EPE (the “Accuracy” shown on your GPS receiver) is an estimation, rather than a measurement.
There is a difference between Accuracy and precision
To many people, accuracy and precision mean the same thing: to someone involved in measurement, the two terms should have very different meanings.
Accuracy - the degree of conformity with a standard
Precision - the degree of refinement in the performance of an operation
Look in your GPS manual and it will say something like “Accuracy of <15 meters”. This is it's degree of conformity to a standard i.e. within 15 meters of bulls eye. The EPE that is on your GPS however should often be as low as 4 meters. This is the degree of refinement in the performance of an operation. i.e a the uniformity of the co-ord within the aforementioned range of accuracy.
|Accuracy with Precision
What affects GPS accuracy?
Lots of things can affect accuracy of your GPS and even though the basic principles used by different manufacturers are based on the same specification, different manufacturers use different propriety algorithms to achieve the end result. Even 2 identical models will most likely not give identical results. They may be similar but are not necessarily the type of results one might expect.
System SPS (SIS) accuracy is based over a 24 hour period so at any given time 20 metre accuracy is quite possible. Unless you are sure that the coordinates you have are absolute (ie. correct) then 20 metres really doesn't indicate accuracy. The system accuracy specification does not take into account how the user influences the position solution.
There are many things that can affect results. Keep in mind that the same things affect the hider as well as the finder, so you can't be guaranteed that the hider didn't have a different set of things affecting their accuracy when they hid the cache.
- Satellite geometry is much more important than satellite numbers. If you get three satellites in a line you won't get very good accuracy at all. Try and aim for a good spread of satellites around you. Generally speaking, signals from satellites on the horizon will introduce greater error into the final calculation, so you can often gain a bit more accuracy by deliberately blocking it out (with your body or a tree, etc).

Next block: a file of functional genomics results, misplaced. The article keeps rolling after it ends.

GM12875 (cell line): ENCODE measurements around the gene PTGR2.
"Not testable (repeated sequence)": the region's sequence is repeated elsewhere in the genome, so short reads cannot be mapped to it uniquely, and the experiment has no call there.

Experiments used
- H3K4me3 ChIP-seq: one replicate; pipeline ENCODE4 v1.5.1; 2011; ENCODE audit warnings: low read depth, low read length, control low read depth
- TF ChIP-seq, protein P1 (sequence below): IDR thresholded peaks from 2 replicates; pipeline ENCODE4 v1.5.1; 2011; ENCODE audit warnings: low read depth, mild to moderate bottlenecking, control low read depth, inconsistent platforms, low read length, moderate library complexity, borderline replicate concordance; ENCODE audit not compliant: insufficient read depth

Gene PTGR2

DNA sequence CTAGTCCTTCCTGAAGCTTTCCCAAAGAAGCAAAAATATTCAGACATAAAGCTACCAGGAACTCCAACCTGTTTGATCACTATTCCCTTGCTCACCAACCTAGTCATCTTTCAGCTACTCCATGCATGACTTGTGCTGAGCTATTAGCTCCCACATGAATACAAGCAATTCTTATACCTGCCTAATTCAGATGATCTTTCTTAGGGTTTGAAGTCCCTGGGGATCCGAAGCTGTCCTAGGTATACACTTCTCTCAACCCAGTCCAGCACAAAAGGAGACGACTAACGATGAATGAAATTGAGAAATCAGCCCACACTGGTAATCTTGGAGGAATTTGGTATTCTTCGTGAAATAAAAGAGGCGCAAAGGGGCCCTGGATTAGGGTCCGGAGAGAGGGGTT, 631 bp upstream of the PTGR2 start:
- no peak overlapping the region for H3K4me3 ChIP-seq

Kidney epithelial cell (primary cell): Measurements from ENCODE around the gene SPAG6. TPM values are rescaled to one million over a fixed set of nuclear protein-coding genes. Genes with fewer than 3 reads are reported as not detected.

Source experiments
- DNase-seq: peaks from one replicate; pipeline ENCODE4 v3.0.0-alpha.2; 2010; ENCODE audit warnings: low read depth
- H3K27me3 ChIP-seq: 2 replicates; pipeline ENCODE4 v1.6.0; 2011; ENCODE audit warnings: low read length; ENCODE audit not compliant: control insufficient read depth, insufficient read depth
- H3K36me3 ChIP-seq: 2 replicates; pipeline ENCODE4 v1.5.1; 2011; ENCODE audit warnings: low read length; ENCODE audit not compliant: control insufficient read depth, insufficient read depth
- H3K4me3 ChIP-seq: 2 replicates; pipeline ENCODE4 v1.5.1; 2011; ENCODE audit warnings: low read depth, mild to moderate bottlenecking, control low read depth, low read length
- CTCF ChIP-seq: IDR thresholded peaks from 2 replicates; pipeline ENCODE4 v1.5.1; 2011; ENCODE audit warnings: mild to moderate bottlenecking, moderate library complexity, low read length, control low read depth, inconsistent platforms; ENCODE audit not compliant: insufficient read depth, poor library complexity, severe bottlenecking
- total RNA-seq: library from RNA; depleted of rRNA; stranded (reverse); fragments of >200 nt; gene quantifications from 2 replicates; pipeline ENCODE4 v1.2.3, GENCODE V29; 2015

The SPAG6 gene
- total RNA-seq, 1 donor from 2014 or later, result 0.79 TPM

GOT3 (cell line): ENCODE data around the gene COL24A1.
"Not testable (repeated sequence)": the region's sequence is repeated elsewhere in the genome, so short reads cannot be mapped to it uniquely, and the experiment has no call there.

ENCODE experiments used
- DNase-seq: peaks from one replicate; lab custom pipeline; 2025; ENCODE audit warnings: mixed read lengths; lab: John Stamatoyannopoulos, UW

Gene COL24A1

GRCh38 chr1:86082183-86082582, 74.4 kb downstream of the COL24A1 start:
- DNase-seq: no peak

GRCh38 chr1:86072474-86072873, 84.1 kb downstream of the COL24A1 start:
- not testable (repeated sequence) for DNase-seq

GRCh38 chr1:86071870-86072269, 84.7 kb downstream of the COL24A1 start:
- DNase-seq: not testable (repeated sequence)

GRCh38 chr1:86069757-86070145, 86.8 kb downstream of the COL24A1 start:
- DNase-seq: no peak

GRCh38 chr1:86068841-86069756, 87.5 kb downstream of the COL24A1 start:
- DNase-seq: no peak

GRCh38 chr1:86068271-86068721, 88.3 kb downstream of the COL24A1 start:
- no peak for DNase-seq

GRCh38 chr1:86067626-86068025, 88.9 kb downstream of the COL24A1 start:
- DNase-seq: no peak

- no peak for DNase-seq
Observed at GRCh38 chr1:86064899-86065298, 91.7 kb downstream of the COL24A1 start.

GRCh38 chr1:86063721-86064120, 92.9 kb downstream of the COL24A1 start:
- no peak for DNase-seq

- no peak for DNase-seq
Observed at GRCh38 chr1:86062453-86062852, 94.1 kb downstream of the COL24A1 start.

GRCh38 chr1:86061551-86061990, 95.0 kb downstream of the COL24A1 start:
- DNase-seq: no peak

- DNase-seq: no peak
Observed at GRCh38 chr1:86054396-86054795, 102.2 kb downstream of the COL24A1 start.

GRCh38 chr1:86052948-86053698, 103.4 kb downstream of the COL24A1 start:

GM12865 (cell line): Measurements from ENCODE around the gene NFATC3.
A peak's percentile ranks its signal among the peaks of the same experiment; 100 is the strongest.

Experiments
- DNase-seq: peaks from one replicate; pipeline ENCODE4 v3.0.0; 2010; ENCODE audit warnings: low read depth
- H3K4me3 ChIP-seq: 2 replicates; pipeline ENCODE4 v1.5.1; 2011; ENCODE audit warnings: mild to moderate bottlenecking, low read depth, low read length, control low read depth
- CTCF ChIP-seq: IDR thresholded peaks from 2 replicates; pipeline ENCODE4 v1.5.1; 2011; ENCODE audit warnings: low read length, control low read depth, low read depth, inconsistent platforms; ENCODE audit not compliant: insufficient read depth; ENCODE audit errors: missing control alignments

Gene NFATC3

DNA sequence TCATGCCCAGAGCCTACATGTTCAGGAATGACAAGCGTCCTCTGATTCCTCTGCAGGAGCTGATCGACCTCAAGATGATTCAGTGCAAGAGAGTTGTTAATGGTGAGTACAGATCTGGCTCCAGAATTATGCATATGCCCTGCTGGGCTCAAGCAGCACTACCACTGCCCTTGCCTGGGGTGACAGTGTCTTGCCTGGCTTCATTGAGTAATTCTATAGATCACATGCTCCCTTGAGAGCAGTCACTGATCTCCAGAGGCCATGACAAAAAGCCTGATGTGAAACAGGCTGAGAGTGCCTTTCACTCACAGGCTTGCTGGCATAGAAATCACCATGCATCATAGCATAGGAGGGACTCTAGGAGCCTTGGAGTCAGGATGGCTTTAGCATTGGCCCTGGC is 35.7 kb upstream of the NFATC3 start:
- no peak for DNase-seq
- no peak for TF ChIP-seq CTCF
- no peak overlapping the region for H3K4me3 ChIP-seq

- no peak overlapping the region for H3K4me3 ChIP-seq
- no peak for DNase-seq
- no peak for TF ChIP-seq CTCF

- Signal-In-Space (SIS) errors. Ionosphere, Tropsphere etc
- Satellite errors, clocks, ephemeris, etc
- Obstructions such as trees, buildings, your own body or even the way in which you are facing. With a handheld GPS always try and face the equator, there are no satellites over either of the poles.
- Multipath or reflections. The issues with multipath signals or reflections are extremely hard to detect. Foliage (in general), buildings or other obstructions may actually be causing a reflection rather than completely blocking the satellite signal.
- Receiver. Additional issues than simply alogrithm and antenna. Receiver noise etc
- Processor speeds (not a big drama these days)
- Old and New satellies. A period where there are a mix of old and new generation satellites. The hardware of the newer satellites contributes to improving things considerably but depends on the constellation and any given point in time. GPS signals are extremely robust and the IIR-M (one of the newest satellites) has a little bit more power as will the next generation.
- Movement. Repeat observations at a single (or stationary) location permit an improvement in precision due to the effect of averaging over time. A moving GPS receiver does not offer this possibility. If you are trying to gain accurate co-ordinates, stop and wait.